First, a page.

Pogue McLaurin: Absolutely, because developers need to increase the value of their portfolios. And from a resilience standpoint, we need to explore repurposing existing buildings, before automatically assuming we need to design a new one. We also see renovations and retrofits as a huge opportunity for architects to create more equitable and more resilient communities.
Will the need to upgrade air handling systems affect your design strategy in any way?
Pogue McLaurin: This is a rapidly developing area where more research and testing is required. We’re exploring whether creating smaller zones to condition and purify the air is more effective than allowing air to move across an entire floor plate. That also ties into how we’re thinking about team spaces, since smaller zones can help define work areas and help with acoustics. So we’re looking at ventilation as a holistic framework of health and other factors. Wouldn’t it be amazing if everyone left the office feeling healthier at the end of the day?
What new technologies will be important to collaboration and productivity in the new hybrid workplace?
Joseph: Organizations have to be very selective in what types of technology they are investing, so that it’s serving their needs in this new hybrid work environment and not getting in the way of collaboration. As a technology enabler and strategist for our creatives and clients, I maintain that simplicity is key.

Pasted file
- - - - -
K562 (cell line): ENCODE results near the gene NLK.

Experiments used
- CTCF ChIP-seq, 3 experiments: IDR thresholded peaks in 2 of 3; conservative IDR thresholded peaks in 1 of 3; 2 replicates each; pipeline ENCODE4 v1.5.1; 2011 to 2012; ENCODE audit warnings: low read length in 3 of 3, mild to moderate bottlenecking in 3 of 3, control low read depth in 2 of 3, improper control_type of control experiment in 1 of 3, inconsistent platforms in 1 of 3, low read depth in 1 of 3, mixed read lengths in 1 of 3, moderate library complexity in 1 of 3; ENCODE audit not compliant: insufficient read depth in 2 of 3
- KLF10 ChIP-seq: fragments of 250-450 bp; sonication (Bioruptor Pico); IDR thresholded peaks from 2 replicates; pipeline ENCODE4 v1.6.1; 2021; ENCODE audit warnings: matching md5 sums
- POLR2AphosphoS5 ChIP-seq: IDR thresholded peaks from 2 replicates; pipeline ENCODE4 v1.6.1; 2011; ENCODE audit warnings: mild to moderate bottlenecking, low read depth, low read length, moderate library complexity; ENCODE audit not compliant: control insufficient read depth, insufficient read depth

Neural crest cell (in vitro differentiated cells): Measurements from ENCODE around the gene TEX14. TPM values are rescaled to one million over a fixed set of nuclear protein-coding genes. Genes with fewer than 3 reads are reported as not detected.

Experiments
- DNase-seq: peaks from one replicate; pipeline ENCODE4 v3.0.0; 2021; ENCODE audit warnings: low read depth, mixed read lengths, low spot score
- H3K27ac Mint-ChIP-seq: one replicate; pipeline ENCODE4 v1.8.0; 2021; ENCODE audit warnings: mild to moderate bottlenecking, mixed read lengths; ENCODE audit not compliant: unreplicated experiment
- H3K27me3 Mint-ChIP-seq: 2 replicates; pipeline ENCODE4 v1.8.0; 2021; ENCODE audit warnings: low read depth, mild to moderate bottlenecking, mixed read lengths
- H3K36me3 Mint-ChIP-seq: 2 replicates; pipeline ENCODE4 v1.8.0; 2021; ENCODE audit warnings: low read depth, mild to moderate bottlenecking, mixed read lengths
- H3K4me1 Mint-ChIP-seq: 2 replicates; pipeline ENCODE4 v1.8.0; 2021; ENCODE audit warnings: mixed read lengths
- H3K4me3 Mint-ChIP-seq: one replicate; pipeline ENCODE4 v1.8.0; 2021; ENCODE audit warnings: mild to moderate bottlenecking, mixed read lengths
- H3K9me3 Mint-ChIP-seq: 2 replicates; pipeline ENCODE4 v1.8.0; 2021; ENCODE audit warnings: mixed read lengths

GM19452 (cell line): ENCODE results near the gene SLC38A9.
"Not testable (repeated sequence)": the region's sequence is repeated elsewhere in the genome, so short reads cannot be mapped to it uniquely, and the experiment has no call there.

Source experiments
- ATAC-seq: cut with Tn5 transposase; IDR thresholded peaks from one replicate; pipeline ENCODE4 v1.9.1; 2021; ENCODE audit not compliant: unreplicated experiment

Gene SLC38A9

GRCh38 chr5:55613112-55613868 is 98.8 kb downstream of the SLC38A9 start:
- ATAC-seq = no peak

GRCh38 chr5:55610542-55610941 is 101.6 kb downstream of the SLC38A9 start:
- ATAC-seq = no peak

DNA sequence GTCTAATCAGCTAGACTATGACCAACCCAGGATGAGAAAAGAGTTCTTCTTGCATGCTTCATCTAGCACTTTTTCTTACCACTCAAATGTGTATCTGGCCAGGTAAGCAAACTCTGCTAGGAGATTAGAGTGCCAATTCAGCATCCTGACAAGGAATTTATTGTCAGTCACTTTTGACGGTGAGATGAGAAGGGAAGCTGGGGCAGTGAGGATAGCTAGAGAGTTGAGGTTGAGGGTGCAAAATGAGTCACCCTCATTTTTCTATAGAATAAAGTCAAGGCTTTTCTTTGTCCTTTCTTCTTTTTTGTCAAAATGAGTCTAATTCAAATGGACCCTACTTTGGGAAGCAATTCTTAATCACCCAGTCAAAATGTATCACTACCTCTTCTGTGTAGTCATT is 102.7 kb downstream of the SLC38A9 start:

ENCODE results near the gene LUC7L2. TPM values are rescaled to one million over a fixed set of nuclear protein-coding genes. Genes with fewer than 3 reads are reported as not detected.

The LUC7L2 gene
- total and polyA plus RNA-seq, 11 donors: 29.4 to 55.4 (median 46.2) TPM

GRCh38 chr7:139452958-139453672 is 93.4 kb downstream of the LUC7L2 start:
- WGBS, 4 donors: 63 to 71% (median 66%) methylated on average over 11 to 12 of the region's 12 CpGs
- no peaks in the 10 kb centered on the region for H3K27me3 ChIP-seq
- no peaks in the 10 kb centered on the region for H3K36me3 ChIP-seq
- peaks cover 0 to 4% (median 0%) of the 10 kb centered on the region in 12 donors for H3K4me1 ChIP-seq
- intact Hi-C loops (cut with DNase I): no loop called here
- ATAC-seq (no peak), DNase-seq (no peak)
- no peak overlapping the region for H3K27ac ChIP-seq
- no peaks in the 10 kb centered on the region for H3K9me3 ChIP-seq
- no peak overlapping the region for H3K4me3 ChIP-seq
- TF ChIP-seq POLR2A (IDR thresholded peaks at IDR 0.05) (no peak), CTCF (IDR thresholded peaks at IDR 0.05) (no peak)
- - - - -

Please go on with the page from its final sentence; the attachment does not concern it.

Will teams be writing, sketching, and swiping in the air or communicating through virtual reality?
Joseph: The vision isn’t for us to be in The Matrix. Collaborative technology in hardware and software are advancing significantly, and firms are showing more appetite for investment in these technologies and their associated processes. We’re also seeing vendors heavily investing in collaborative technology to support the new hybrid work environment.
You asked about VR. What interests me is not putting on a helmet and going into your own immersive and siloed world, but harnessing the power of advanced rendering engines and collaborative platforms to span physical office, remote, and digital spaces where important decisions are still driven by human interactions of eye-to-eye contact and facial expressions. VR environments should be ubiquitous and democratic, so that people at home, on public transportation, or an office building can co-experience them.
The pandemic has highlighted many disparities in health and well-being. How are you promoting equity through design?
Joseph: Our firm is fully committed to fighting racism with actionable strategies. In December, we hired Monica Parker, our first director of diversity, equity, and inclusion, and we established five strategies to fight racism. One of those is to pursue equitable design solutions in our cities and communities. We’ve been going on listening tours through our Design Synergy organization and engaging with clients, universities, and our employees. As architects and co-creators of our future, we have been focused on designing with our communities rather than for them. It is our civic responsibility.
Pogue McLaurin: Inclusive design is at the heart of what we're trying to instill in all of our projects. We strive to make them open, equitable, and safe and we want to use this crisis to reimagine the future and drive meaningful social change. Social equity and the climate crisis should be top priorities for our profession.
This interview has been edited and condensed for clarity.